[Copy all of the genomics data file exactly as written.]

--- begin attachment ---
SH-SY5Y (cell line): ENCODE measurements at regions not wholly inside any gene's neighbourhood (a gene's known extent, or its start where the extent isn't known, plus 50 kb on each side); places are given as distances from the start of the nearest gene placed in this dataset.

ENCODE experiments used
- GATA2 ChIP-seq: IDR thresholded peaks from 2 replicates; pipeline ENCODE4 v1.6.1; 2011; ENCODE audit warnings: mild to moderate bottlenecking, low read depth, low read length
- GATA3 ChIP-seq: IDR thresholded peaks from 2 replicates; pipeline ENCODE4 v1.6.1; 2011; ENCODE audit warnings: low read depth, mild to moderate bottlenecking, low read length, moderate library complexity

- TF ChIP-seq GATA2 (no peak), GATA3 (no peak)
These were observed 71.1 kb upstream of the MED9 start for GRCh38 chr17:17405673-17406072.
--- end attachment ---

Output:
SH-SY5Y (cell line): ENCODE measurements at regions not wholly inside any gene's neighbourhood (a gene's known extent, or its start where the extent isn't known, plus 50 kb on each side); places are given as distances from the start of the nearest gene placed in this dataset.

ENCODE experiments used
- GATA2 ChIP-seq: IDR thresholded peaks from 2 replicates; pipeline ENCODE4 v1.6.1; 2011; ENCODE audit warnings: mild to moderate bottlenecking, low read depth, low read length
- GATA3 ChIP-seq: IDR thresholded peaks from 2 replicates; pipeline ENCODE4 v1.6.1; 2011; ENCODE audit warnings: low read depth, mild to moderate bottlenecking, low read length, moderate library complexity

- TF ChIP-seq GATA2 (no peak), GATA3 (no peak)
These were observed 71.1 kb upstream of the MED9 start for GRCh38 chr17:17405673-17406072.